Olsen, et al. v. CIR, No. 21-9005 (10th Cir. 2022)Annotate this Case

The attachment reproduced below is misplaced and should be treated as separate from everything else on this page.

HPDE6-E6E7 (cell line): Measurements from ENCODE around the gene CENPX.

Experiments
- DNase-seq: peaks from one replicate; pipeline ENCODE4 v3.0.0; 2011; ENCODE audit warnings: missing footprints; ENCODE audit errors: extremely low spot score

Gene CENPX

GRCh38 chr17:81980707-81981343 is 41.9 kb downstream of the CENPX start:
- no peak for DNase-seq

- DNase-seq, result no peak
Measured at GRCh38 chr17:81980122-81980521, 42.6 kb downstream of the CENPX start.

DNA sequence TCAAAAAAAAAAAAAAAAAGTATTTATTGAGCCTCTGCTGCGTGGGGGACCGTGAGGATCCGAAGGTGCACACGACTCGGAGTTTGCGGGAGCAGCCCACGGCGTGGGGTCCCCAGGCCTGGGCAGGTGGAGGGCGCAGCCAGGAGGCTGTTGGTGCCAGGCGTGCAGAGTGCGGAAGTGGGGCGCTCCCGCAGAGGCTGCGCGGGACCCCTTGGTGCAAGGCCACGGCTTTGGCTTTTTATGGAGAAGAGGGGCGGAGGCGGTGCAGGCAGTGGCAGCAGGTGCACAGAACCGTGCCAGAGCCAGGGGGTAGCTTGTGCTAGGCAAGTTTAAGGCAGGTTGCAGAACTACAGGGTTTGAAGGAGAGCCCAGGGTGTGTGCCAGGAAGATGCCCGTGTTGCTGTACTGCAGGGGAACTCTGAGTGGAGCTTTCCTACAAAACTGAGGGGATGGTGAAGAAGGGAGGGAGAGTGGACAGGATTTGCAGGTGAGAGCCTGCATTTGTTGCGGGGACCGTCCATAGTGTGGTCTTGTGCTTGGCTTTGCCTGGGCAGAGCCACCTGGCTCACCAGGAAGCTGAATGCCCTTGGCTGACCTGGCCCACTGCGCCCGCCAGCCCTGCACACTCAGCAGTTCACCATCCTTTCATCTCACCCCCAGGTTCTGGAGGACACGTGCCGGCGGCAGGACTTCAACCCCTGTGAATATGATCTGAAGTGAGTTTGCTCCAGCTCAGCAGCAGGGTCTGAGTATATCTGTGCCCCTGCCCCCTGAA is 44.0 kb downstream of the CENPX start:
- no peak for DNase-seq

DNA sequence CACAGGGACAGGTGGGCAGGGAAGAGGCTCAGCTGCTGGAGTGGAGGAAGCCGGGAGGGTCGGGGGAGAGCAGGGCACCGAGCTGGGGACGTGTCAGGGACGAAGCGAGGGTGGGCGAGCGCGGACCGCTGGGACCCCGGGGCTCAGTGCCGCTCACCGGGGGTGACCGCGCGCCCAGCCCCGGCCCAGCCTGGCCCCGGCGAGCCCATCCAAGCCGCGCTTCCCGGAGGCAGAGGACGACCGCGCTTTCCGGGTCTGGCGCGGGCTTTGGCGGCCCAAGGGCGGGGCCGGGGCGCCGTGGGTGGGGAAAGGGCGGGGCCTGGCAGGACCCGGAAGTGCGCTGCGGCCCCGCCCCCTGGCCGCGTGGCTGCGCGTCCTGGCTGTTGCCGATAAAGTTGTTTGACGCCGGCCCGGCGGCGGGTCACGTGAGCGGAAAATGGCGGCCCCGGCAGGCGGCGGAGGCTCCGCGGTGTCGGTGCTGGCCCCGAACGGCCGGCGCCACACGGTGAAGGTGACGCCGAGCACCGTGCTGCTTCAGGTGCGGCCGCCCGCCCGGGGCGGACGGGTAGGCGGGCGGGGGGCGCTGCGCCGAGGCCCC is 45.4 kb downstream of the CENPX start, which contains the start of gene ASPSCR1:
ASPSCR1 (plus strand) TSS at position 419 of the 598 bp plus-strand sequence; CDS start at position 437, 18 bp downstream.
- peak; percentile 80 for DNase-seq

The issue this appeal presented for the Tenth Circuit's review centered on the denial of tax benefits relating to petitioner Preston Olsen's purchase of solar lenses. The benefits were only available if the taxpayer had a profit motive for the purchases. Olsen bought the lenses in 2009, 2011, 2012, 2013, and 2014, through a program created by Neldon Johnson. Under the program, Johnson would use the lenses in a new system to generate electricity by heating a liquid to generate steam and drive a turbine. Johnson never finished the system; he had completed the lenses on only one tower and hadn’t decided whether those lenses would heat water, oil, or molten salt. Johnson funded the program through investors like Olsen who bought lenses from Johnson’s companies and leased the lenses to another of Johnson’s companies. Once the system began producing revenue, Johnson's company would pay Olsen’s company $150 per lens per year. But the system never generated any revenue. From 2009 to 2014, Olsen annually claimed depreciation deductions and solar energy credits on the lenses. These claims allowed the Olsens to pay little or no federal income taxes. "So the Olsens came out ahead even though they had never obtained any money from the leases." The tax court disallowed the benefits in part because it found Petitioner lacked a profit motive. Finding no reversible error in the tax court's decision, the Tenth Circuit affirmed.